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Garden of the Church

A recent Newsweek article made a point about separation of church and state that often goes unnoticed by the religious among us: that religion flourishes in the minds of the people when it avoids trying to influence their government.

While we remain a nation decisively shaped by religious faith, our politics and our culture are, in the main, less influenced by movements and arguments of an explicitly Christian character than they were even five years ago. I think this is a good thing—good for our political culture, which, as the American Founders saw, is complex and charged enough without attempting to compel or coerce religious belief or observance. It is good for Christianity, too, in that many Christians are rediscovering the virtues of a separation of church and state that protects what Roger Williams, who founded Rhode Island as a haven for religious dissenters, called “the garden of the church” from “the wilderness of the world.” As crucial as religion has been and is to the life of the nation, America’s unifying force has never been a specific faith, but a commitment to freedom—not least freedom of conscience. At our best, we single religion out for neither particular help nor particular harm; we have historically treated faith-based arguments as one element among many in the republican sphere of debate and decision. The decline and fall of the modern religious right’s notion of a Christian America creates a calmer political environment and, for many believers, may help open the way for a more theologically serious religious life.

Coercing people to follow your religious tenants by force of law makes them push back. Given the explicit mingling of church and state under the latest Bush administration (one of our most disastrous presidencies), is there any wonder that people are turned off by religion. The religiously motivated attacks on September 11 also changed some minds about religion. Many churchs’ involvement in the fight against same-sex marriage turns even more people off. For many, religion became the public face of hatred, violence, and fear.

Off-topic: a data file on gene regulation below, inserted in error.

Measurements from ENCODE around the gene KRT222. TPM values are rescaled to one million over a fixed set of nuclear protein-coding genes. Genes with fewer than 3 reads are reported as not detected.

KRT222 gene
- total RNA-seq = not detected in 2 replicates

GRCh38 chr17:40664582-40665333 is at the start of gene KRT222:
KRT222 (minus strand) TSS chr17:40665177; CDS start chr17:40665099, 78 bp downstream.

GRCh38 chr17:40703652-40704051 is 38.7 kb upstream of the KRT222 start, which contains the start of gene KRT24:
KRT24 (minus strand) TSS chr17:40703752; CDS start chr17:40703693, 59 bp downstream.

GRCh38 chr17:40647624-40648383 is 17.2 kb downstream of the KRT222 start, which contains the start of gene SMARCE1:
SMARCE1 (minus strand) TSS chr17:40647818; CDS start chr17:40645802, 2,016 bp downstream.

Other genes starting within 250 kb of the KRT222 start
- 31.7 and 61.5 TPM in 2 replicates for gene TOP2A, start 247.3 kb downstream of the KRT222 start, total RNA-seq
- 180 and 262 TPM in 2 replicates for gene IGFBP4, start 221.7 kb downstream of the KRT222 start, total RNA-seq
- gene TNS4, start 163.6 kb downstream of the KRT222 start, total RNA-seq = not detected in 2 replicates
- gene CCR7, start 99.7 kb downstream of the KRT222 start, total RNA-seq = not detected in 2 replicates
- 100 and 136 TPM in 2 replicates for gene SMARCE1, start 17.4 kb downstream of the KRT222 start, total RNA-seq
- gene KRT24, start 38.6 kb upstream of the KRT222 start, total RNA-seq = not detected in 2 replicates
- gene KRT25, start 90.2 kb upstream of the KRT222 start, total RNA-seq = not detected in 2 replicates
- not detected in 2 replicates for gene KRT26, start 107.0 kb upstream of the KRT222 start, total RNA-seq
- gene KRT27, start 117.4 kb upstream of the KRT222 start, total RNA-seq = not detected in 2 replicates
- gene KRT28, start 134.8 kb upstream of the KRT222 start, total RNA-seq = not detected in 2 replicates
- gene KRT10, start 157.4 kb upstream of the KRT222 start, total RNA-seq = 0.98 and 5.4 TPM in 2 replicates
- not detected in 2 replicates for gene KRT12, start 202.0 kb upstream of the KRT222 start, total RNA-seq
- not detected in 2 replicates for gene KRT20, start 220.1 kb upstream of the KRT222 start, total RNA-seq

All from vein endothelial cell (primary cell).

At the same time, many of us are seeking out even more fundamentalist religion. I guess these are polarizing times. Let’s hope for their sake that they learn from recent history. It would be better for religion observance in America if they took a live-and-let-live attitude toward other people’s behavior.

(via Mind on Fire)

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Your Cracker or Your Life

And here I thought Muslim fundamentalists looked stupid for getting violent over the Muhammad comics. Some Catholics sent death threats to a man and accused him of hate crimes because, instead of eating the cracker that is believed to become the body of Jesus once blessed by a priest, he took it home. While the act was disrespectful, the reaction was out of proportion with the crime.

Let’s get some perspective here folks. It’s a fucking cracker! How did a cracker become more sacred than a human life? I thought Christianity had grown beyond its most violent tendencies, but I guess it’s in no position to judge the violence of the Muslim world. :(

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Not till the sun excludes you

Black-and-white thinking prevents us from expressing our native compassion.